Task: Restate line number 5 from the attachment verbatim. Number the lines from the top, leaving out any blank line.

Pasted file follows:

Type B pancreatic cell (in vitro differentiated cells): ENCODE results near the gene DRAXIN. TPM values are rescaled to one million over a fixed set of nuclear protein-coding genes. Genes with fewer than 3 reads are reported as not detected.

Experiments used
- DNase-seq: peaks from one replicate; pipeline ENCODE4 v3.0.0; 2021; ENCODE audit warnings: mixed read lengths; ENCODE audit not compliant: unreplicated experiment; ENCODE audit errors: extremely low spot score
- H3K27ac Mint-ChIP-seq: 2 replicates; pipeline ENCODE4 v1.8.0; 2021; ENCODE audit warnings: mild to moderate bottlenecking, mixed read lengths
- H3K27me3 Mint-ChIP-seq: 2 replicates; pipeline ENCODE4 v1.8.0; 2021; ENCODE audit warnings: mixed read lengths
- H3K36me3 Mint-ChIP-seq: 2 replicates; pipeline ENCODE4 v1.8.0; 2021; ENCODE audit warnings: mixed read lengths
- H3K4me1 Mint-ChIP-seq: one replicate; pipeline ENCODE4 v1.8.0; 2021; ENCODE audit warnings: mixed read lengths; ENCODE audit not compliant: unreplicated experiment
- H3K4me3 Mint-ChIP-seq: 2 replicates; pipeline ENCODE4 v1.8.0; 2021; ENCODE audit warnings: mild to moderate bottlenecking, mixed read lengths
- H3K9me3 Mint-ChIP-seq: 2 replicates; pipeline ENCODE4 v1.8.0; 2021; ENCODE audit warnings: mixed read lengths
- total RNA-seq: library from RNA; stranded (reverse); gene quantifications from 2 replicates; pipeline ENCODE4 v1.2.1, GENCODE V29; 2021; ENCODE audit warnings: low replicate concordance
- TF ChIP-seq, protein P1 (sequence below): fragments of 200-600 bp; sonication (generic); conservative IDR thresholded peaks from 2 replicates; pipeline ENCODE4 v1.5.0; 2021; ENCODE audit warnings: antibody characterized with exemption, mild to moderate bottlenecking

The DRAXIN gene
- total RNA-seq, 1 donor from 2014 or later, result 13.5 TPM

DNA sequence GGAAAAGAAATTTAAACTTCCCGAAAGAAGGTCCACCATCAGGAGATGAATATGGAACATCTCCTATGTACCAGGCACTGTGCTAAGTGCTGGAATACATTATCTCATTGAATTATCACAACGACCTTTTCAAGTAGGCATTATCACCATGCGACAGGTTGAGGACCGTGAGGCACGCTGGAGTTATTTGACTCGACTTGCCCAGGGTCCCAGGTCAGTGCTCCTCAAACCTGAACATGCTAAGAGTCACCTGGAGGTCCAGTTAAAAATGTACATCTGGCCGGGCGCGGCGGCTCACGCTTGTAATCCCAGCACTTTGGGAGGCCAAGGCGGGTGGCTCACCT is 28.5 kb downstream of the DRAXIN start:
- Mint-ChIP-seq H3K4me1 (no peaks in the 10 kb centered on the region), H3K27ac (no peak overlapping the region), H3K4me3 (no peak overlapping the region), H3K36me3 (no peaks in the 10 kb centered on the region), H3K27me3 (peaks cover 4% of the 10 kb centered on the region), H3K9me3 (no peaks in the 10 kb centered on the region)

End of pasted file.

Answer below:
- H3K27me3 Mint-ChIP-seq: 2 replicates; pipeline ENCODE4 v1.8.0; 2021; ENCODE audit warnings: mixed read lengths